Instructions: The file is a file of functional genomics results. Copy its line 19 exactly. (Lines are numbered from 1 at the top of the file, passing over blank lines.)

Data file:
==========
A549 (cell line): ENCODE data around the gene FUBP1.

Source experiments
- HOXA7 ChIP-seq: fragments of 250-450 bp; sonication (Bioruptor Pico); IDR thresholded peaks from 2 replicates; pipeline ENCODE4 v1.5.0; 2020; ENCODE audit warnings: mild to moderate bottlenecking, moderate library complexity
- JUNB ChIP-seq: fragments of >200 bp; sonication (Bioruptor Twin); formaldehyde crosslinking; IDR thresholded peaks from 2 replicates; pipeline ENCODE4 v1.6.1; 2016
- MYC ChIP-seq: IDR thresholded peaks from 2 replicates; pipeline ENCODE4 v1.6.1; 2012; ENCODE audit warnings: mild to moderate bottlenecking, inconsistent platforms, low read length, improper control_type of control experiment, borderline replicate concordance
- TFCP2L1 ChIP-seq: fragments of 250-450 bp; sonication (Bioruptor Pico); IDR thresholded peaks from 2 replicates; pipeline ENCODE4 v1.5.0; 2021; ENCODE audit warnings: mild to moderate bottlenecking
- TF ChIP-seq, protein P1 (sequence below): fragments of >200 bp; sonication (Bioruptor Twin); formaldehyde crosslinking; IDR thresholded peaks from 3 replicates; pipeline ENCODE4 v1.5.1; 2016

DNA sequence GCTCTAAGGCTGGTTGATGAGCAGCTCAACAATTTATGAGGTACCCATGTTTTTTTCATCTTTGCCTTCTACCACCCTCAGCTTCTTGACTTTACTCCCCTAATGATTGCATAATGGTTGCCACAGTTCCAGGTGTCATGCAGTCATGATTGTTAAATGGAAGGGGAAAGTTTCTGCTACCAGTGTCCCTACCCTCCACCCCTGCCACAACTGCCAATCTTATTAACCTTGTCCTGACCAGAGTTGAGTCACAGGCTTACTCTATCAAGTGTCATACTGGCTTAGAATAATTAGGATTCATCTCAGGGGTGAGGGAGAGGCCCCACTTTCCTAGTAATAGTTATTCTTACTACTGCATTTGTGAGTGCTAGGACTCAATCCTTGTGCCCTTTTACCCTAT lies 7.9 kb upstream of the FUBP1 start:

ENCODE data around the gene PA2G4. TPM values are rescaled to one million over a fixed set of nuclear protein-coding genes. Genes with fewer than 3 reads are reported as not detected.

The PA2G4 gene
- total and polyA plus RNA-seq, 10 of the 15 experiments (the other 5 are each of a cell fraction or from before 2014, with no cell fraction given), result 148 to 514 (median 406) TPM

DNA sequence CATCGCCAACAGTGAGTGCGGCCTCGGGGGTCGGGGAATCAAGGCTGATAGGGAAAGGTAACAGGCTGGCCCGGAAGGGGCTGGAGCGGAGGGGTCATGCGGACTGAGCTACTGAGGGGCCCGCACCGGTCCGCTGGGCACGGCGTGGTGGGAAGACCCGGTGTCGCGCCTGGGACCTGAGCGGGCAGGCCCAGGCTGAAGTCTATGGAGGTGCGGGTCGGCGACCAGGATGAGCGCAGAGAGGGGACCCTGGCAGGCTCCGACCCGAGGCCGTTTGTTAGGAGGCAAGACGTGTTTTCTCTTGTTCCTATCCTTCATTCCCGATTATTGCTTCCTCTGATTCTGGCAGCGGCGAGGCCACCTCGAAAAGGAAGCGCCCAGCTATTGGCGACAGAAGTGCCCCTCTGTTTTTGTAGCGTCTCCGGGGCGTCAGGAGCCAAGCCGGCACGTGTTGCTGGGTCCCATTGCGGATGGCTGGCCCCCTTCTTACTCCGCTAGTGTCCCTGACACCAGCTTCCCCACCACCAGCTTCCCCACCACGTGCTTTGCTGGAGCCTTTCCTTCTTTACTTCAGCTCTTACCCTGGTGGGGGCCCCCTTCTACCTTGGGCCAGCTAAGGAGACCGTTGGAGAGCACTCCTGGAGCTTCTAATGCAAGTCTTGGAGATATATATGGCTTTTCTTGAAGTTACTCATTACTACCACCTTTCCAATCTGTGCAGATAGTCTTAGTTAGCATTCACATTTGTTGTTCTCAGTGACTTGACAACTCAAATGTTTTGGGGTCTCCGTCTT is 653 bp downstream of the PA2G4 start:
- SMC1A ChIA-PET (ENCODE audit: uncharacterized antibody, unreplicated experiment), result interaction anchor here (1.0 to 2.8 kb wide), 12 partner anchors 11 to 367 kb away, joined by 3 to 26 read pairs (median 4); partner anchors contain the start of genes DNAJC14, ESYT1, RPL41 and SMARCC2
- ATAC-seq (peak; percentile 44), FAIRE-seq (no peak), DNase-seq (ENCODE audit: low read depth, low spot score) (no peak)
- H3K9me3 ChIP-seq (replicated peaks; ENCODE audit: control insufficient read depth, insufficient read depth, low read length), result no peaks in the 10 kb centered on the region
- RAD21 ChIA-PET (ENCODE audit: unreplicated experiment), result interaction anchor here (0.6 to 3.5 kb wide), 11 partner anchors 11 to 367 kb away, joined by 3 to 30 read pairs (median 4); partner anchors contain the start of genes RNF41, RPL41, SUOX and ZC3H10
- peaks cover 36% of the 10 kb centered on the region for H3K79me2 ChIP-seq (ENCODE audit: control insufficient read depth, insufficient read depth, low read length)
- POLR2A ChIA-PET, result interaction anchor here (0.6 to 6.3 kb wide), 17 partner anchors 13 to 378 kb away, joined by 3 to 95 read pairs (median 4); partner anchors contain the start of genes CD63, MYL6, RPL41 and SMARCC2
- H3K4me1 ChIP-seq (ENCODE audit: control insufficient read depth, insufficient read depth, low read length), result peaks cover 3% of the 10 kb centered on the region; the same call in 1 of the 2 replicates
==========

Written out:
- H3K4me1 ChIP-seq (ENCODE audit: control insufficient read depth, insufficient read depth, low read length), result peaks cover 3% of the 10 kb centered on the region; the same call in 1 of the 2 replicates